- Reservoir management under predictable climate variability and change
- Authors: Ahmad Asnaashari; Bahram Gharabaghi, Ed McBean Ali Akbar Mahboubi
Abstract: The potential effects of climate change on future water budget components and streamflow in the Mississippi River (Ontario) are assessed. Analyses of historic hydrometric data indicate an increasing trend in winter streamflows due to the rising winter air temperatures across the region over the latter half of the 20th century. These temperatures have resulted in reduced snow accumulation and earlier spring snowmelt. Projected future climate data are developed using the second generation Coupled Global Climate Model and downscaled using the change factor method for the Mississippi River watershed (Ontario). The projected future climate data are then used as input to a calibrated hydrologic model for simulation of future water balance and streamflows in this river basin. These simulations predict a gradual annual rate of change of: 0.1% increase in total precipitation; 0.2% increase in rainfall; 0.7% decrease in snowfall; 0.2% increase in potential evapotranspiration; 0.1% decrease in soil moisture; 1.4% increase in water deficit; 0.5% increase in streamflow during winter months; and 0.3% decrease in summer streamflows. Cyclic pattern analysis of the historic streamflow records suggests the existence of pronounced 3-year and 12-year cycles, providing short-term streamflow forecasting opportunities for optimum reservoir management operations during the wet-year/dry-year cycles.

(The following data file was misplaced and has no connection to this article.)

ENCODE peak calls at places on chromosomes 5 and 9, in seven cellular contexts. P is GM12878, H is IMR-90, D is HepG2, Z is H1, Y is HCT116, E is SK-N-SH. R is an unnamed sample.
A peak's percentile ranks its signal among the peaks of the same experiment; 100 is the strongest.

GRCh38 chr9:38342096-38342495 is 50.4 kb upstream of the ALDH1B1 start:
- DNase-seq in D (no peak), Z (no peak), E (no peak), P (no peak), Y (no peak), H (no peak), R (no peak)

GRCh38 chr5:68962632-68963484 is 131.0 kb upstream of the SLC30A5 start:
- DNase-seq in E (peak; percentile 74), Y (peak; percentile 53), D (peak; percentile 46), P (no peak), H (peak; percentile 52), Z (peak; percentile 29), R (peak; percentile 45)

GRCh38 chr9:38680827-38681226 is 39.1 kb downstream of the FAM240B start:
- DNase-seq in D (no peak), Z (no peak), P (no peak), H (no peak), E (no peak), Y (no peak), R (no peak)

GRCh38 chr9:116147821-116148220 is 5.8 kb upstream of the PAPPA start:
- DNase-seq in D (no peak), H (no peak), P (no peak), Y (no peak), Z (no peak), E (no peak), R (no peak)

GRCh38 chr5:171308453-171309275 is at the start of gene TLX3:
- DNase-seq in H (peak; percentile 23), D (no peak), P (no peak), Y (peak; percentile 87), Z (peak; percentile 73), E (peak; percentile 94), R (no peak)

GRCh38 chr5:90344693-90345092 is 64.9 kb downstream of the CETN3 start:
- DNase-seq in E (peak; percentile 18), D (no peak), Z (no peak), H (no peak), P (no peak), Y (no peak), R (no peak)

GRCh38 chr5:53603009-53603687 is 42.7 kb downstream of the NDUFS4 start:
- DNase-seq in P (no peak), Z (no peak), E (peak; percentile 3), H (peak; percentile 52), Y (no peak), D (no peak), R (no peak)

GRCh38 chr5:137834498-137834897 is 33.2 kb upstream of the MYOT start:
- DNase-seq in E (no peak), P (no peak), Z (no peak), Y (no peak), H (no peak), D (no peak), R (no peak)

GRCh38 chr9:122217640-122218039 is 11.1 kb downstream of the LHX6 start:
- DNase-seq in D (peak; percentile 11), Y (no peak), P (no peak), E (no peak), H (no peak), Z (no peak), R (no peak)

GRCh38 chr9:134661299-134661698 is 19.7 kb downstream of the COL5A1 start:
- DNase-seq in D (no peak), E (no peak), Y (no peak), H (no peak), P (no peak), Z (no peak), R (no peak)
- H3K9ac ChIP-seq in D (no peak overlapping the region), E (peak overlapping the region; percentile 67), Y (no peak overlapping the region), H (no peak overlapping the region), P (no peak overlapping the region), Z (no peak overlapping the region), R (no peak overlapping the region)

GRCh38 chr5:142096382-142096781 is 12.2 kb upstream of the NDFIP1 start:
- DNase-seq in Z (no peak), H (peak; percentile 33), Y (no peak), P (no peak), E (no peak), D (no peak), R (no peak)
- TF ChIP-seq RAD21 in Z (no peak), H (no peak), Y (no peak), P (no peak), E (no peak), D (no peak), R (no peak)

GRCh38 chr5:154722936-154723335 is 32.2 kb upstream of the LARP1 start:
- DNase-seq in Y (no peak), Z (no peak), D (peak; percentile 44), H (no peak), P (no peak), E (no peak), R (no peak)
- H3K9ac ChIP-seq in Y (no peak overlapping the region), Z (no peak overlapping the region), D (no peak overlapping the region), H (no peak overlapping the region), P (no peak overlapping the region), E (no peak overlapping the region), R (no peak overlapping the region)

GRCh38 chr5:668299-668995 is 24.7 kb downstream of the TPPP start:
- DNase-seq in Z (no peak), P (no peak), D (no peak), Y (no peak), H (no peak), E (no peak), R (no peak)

- Adaptive capacity of commercial real estate firms in New York City to
- Authors: Jesse M. Keenan
Abstract: This article examines the adaptive capacities of real estate firms in New York City in light of the increased risks of urban flooding. This exploratory research attempts to shed light on how and why firms of varying risk profiles are strategically adapting to these risks – if at all. Through the lens of a qualitative multi-criteria adaptive capacity framework, the results of six case studies are analyzed to identify what influences are shaping the actions and strategies of firms. The article examines the propositions that: (A) firms with observable strategies have undertaken ex post strategies which are principally driven by the firms’ financial bottom line; (B) firm strategies attribute little to no influence in their decisions to external or delayed costs and/or impacts relating to social and environmental influences; and, (C) firms with the comparatively most robust adaptive capacities will be those who: (i) are most aware of their vulnerabilities; and (ii) are themselves comparatively more vulnerable to the immediate risks associated with urban flooding. While the evidence largely supports the propositions, the results of this research can help shape the development of intelligence and strategic units within firms as they develop a capacity to adapt to ever changing conditions.